Black History Month: Influential Women

February is most popularly known as the month of love. It is a time when people focus on their significant others and their friends. Schools host parties and talk about the history of St. Valentine, taking time away from those who should be highlighted for making incredible advances in the United States. February is when most influential Black people are recognized in schools, but even then they are not awarded the time they deserve. Here are five Black women not mentioned in history books:

1. Ida B. Wells

Wells was an anti-lynching activist, and she was the first to document the violence against non-white people in the South. Her writings, including The Red Record and Southern Horrors, initiated an anti-lynching campaign.

2. Marian Anderson

Anderson was the first Black person of any gender to perform at the Metropolitan Opera in 1955. She was also one of the first Black women to be invited to perform at the White House. She was later awarded the National Medal of Arts by Ronald Reagan in 1986.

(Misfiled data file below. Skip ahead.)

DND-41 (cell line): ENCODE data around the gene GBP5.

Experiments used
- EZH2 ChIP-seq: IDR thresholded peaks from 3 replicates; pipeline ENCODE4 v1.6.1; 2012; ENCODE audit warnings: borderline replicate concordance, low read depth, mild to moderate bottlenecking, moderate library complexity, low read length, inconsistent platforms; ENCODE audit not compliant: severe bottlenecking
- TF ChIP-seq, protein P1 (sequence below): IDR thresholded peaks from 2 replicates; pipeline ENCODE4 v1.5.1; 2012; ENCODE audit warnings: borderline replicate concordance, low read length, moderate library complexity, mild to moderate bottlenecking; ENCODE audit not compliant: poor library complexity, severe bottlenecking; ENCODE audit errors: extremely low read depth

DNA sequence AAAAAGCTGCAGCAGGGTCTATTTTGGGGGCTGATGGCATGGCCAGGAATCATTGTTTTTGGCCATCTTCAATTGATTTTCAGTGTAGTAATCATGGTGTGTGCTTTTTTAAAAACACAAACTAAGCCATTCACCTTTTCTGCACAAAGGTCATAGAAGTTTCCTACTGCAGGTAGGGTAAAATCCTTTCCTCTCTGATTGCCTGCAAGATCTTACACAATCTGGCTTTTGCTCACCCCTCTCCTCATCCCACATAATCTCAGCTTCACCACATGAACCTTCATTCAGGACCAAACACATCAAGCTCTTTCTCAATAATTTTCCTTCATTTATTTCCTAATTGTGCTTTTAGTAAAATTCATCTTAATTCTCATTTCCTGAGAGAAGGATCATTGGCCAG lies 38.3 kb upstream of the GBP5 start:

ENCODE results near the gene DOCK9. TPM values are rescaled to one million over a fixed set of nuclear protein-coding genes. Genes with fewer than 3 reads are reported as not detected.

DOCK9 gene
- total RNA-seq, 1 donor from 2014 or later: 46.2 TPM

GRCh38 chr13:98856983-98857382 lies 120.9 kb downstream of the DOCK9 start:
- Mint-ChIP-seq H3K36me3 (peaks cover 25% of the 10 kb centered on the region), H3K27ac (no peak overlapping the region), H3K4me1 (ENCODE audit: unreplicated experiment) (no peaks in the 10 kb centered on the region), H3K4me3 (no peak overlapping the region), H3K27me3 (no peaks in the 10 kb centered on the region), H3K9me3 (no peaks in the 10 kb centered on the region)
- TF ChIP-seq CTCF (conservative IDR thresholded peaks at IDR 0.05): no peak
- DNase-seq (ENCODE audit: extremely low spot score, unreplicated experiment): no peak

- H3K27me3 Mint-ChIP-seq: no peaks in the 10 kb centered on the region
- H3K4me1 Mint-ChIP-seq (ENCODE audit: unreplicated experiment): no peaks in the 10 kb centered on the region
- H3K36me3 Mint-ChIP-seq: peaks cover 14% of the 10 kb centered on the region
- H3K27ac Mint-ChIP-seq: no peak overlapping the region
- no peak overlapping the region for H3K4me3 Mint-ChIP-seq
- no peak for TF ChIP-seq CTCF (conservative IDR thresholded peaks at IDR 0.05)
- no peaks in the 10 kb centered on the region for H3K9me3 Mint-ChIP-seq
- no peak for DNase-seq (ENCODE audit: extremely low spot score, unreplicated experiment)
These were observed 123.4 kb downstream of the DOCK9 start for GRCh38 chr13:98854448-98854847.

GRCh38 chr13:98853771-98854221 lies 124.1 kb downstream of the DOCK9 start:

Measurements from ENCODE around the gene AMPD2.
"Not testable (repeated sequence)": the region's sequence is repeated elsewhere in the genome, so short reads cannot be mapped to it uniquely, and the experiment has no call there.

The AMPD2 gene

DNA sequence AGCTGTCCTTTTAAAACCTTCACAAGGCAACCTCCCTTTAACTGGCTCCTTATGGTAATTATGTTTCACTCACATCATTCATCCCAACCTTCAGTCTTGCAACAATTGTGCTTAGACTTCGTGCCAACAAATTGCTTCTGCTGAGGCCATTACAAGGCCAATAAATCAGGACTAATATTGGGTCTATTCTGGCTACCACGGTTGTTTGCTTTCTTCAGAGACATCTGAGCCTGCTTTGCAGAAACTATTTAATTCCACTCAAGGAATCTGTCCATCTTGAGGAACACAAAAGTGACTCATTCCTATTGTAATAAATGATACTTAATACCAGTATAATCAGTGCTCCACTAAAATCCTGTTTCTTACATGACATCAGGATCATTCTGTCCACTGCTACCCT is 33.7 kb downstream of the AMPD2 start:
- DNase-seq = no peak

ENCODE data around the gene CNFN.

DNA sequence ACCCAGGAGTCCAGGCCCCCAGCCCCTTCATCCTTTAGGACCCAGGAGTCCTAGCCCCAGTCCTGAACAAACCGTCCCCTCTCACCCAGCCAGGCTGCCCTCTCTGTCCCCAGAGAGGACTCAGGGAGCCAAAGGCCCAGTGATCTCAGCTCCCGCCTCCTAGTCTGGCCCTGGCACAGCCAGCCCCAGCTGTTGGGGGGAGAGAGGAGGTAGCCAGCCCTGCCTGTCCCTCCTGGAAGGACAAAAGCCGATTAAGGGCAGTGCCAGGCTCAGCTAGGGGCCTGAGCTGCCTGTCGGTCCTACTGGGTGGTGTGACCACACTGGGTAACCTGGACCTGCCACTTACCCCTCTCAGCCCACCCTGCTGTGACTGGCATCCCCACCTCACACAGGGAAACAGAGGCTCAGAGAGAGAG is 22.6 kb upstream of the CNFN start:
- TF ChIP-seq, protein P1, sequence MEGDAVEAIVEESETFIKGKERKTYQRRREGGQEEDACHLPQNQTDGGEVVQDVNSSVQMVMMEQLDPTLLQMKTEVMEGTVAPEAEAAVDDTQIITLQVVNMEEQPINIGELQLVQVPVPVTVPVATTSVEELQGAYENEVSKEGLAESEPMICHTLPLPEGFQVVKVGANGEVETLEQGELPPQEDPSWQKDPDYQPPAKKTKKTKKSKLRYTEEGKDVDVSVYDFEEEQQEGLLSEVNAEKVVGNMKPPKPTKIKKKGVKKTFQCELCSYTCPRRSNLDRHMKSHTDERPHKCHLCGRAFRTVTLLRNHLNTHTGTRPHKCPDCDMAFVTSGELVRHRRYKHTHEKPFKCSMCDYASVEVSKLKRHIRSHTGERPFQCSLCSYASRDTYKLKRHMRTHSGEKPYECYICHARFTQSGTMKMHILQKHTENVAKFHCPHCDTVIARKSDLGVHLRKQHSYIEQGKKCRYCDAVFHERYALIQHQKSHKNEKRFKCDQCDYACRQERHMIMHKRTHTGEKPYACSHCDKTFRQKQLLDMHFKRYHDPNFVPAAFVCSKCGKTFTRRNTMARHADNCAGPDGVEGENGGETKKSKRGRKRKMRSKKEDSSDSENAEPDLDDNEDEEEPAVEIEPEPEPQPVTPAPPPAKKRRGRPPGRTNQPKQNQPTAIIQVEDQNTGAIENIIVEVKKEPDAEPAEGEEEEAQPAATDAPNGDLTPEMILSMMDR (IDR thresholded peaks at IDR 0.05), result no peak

3. Constance Baker Motley

Motley was the first Black woman to become a federal judge, and she was also a civil rights activist. During her time, she implemented her activism by focusing on civil rights cases.

4. Marsha P. Johnson

Johnson was an LGBTQIA+ activist who helped lead the Stonewall riots. The Netflix documentary, The Death and Life of Marsha P. Johnson, is based on her life.

5. Jane BolinBolin was the first Black woman to graduate from Yale Law School. She became the nation’s first Black female judge in 1939.

This list is not extensive and is only the tip of the iceberg. I highly encourage you to read more about these and other Black women, and I also encourage you to read their works. Their accomplishments affect all of us, regardless of race, gender, or age.